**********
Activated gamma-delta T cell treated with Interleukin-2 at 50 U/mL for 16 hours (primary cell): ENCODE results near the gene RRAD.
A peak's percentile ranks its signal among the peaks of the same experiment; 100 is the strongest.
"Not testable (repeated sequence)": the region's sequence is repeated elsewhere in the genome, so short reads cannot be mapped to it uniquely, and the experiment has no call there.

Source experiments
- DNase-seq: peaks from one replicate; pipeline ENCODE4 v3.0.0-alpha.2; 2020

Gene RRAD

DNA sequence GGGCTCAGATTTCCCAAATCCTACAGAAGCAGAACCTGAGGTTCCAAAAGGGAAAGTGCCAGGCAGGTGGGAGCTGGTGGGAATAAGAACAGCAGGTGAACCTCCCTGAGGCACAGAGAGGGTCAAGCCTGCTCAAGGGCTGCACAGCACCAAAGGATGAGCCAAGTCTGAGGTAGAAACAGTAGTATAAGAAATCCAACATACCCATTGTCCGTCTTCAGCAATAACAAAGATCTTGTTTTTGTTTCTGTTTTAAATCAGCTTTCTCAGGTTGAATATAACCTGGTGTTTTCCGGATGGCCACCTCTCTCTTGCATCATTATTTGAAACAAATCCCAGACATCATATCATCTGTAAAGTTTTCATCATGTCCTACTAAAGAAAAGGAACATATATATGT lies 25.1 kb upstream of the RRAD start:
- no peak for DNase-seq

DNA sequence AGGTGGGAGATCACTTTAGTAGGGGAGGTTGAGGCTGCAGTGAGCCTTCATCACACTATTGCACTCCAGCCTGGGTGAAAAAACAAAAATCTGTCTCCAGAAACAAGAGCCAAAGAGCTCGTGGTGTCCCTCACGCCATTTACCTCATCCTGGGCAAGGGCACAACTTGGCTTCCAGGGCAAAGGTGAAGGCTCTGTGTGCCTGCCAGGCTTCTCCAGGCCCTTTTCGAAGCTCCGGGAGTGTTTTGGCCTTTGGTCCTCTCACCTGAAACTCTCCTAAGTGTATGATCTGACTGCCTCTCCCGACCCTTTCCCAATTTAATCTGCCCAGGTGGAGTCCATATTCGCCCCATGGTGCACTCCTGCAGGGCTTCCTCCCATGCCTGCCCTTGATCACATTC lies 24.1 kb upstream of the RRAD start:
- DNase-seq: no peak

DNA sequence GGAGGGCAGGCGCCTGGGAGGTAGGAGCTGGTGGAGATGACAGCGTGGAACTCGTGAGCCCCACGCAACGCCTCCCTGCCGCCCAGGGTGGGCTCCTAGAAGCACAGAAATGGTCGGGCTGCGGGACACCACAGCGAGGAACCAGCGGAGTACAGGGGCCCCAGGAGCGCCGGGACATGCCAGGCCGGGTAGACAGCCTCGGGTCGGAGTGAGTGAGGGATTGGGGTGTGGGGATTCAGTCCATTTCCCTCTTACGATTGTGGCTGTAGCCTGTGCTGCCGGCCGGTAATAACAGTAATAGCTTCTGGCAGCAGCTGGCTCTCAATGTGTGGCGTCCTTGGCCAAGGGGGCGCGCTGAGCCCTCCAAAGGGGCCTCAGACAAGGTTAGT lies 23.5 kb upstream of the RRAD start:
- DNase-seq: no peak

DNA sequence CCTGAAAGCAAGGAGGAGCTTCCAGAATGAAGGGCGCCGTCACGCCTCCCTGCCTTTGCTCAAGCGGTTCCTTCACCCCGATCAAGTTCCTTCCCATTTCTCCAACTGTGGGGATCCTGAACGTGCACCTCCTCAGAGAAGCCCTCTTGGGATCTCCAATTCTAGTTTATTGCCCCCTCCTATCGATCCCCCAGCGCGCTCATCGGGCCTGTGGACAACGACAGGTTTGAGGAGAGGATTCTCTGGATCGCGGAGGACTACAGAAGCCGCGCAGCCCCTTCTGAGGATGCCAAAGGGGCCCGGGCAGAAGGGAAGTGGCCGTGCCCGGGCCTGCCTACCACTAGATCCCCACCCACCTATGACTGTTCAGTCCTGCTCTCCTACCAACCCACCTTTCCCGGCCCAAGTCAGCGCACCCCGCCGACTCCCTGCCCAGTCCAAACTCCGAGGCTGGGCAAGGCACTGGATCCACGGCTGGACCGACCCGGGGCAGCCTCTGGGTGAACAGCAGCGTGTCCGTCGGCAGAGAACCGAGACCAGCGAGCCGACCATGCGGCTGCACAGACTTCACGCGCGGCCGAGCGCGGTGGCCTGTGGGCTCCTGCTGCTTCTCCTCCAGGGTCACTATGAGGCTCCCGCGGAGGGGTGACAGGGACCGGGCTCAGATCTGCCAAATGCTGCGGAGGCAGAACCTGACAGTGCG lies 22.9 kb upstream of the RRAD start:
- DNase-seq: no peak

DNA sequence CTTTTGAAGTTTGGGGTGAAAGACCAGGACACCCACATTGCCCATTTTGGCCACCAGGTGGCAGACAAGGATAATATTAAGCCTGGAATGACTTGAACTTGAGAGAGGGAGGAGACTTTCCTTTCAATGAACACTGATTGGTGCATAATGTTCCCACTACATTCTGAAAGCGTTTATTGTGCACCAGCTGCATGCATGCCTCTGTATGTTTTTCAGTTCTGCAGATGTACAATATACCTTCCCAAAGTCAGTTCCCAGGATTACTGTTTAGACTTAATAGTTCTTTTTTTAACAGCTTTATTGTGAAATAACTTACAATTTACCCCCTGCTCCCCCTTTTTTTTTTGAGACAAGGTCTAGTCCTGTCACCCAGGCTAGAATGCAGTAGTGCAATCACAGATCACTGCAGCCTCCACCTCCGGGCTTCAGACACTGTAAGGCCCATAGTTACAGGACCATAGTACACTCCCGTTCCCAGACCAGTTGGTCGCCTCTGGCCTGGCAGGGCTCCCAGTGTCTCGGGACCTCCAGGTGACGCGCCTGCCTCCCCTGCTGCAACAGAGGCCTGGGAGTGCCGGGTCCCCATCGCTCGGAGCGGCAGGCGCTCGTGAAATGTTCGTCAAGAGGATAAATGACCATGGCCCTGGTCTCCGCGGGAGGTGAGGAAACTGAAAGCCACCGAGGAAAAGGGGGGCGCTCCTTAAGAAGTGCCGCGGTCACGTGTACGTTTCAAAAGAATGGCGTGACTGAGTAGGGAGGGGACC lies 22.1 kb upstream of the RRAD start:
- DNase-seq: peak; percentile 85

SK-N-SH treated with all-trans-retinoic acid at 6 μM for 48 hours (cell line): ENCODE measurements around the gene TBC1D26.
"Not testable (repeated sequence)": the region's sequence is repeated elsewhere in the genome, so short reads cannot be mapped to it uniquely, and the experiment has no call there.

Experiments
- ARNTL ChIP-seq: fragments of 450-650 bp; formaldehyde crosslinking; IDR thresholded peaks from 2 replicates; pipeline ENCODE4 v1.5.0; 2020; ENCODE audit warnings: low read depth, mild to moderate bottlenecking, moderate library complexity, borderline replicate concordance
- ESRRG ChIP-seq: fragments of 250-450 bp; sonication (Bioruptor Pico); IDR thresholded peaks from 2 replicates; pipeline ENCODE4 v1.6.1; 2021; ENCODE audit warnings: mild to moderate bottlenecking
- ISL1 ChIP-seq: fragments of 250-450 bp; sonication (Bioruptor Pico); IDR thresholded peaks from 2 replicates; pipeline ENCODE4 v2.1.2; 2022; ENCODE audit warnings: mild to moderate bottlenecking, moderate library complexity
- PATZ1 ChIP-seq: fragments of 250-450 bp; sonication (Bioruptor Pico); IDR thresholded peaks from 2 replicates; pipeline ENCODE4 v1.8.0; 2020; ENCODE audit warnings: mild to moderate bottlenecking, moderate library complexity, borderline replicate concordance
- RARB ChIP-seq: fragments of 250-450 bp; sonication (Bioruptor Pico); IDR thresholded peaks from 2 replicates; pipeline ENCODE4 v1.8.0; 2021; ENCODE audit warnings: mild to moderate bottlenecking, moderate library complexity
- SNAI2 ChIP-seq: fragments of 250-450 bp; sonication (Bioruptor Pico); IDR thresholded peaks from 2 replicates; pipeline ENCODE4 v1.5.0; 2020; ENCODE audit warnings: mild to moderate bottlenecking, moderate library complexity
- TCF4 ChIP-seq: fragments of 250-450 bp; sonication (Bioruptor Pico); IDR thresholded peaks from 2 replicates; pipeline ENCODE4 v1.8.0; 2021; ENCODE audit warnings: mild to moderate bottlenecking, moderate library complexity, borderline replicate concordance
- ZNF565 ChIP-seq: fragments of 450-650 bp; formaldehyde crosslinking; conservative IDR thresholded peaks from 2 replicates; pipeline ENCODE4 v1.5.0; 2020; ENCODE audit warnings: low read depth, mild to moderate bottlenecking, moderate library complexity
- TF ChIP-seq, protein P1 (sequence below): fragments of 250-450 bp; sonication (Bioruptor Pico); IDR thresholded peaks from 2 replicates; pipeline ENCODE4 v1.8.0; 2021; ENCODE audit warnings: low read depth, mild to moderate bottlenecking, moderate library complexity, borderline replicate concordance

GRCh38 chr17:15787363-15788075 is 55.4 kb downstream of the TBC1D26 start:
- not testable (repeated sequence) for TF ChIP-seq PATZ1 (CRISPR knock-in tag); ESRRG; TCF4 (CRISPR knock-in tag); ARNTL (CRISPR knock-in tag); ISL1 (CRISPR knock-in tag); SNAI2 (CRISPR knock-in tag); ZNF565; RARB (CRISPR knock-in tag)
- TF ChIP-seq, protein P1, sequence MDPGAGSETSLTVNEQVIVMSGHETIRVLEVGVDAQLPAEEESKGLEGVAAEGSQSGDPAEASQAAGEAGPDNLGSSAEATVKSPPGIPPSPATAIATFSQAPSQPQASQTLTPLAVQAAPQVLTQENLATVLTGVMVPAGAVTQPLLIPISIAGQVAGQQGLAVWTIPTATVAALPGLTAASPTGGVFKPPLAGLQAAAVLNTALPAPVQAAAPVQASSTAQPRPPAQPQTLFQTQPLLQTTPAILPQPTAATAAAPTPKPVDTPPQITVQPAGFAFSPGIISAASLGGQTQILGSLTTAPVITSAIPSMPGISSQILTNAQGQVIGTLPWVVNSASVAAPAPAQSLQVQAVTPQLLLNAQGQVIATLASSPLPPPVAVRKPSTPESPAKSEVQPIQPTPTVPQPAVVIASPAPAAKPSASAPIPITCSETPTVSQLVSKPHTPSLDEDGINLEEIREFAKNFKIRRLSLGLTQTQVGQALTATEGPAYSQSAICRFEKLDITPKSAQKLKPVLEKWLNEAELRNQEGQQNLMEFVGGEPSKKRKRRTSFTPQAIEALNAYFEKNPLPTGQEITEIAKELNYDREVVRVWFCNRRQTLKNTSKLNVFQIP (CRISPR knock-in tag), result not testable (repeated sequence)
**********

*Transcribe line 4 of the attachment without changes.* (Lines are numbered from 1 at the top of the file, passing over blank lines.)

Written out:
Source experiments